Officials wowed by students' creativity at PGCPS art exhibit
By LILLY REESE — The Prince George’s County Public Schools (PGCPS) North County Student Art Exhibit, featuring 800 pieces of student artwork from 120 schools, opened on March 28 and county administrators and University of Maryland program directors could only say one thing — “wow!”
For the second year, artwork from northern-area schools was on display at the Clarice Smith Performing Arts Center Grand Pavilion at the University of Maryland (UMD). Elizabeth Stuart, Visual Arts Program Supervisor for PGCPS, praised students for their unique creativity to have their artwork chosen to be entered in the exhibit.
“The visual arts are crucial to the development of the whole child and play a vital role in supporting the core values at the heart of PGCPS,” Stuart said.
Art educators carefully picked which pieces were going to represent their school and be included in their respective school’s display, according to Associate Executive Director for The Clarice, Erica Bondarev Rapach.
Out of the 800 entries, a number of students from Hyattsville Elementary School, Felegy Elementary, Rosa Parks Elementary, University Park Elementary, Hyattsville Middle School and Northwestern High will have their artwork move on to various exhibits next year. Participants won’t be chosen until closer to the dates of each exhibit, Stuart said in an email.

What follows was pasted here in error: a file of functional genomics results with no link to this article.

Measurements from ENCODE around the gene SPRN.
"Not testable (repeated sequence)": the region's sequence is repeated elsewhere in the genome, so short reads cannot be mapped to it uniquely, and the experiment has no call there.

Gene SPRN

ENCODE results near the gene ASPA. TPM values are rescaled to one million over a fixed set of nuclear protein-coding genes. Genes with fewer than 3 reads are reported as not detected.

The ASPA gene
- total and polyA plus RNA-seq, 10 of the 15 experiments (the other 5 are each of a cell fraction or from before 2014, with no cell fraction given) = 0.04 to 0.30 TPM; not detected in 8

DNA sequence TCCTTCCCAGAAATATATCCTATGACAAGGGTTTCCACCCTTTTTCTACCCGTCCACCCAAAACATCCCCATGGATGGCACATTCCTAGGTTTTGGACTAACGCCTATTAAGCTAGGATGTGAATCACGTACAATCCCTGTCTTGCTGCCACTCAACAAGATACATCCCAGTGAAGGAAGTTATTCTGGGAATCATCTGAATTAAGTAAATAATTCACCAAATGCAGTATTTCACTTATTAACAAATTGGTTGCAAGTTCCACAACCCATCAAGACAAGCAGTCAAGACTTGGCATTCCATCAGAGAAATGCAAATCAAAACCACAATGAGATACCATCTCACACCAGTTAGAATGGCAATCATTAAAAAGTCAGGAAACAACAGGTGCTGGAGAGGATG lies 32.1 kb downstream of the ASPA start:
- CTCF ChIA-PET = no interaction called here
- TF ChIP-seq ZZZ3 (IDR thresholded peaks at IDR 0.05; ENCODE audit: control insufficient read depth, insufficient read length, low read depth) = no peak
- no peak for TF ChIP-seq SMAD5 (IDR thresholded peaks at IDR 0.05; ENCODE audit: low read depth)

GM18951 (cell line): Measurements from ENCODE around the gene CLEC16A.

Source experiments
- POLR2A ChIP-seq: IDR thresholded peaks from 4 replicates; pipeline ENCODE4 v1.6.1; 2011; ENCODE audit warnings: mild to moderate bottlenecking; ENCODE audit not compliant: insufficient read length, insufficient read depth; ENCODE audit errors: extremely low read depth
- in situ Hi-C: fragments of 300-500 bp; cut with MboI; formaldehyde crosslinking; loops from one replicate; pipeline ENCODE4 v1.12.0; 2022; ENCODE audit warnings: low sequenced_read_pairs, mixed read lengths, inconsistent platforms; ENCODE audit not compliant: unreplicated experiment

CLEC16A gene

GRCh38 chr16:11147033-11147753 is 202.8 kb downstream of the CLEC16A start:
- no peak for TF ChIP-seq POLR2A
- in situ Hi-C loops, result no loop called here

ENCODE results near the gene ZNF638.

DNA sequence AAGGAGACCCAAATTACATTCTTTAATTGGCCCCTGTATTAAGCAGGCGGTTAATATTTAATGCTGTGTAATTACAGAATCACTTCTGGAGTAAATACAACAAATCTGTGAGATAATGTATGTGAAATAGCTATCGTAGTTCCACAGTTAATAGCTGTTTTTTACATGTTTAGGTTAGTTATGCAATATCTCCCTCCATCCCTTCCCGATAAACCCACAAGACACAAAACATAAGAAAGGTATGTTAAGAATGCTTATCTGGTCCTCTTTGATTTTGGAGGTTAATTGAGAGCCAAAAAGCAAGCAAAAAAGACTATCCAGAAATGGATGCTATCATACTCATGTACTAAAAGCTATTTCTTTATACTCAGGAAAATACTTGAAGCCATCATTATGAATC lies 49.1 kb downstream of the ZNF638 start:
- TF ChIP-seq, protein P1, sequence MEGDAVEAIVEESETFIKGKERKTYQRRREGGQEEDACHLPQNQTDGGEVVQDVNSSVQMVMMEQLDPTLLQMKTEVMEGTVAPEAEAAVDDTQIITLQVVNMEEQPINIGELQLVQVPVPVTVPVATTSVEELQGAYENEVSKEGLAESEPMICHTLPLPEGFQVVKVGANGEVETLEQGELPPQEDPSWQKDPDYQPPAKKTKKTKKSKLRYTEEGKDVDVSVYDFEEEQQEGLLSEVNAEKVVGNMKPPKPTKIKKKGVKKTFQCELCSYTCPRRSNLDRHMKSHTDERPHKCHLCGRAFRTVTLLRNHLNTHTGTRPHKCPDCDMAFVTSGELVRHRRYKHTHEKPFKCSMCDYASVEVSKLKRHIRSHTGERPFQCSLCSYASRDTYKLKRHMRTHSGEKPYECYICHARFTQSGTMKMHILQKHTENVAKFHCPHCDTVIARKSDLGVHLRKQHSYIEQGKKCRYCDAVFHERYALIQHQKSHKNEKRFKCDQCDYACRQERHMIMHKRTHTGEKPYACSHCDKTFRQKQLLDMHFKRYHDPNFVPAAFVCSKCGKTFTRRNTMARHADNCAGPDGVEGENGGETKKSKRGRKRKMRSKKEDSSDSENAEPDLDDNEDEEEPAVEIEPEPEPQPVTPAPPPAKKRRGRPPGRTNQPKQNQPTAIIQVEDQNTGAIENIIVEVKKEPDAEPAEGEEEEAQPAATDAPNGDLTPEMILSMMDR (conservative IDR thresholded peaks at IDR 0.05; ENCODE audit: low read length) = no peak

“It’s very very important to learn an art form, but it’s almost more important to show off your skills. And [at the show] we have an amazing display of skills,” said Marketing and Communications Manager for Prince George’s County Joshua Reynolds.
The display was so impressive that both Bondarev Rapach and Jason Geary, director of the School of Music at UMD, admitted to being blown away.
“I have been working now in this building for 10 years and I came in on Monday morning and I got chills when I saw the amount of art in this space because I am seeing the space in a new light,” Bondarev Rapach said.
The exhibit will remain open to the public until Tuesday, April 2, around 9 p.m.
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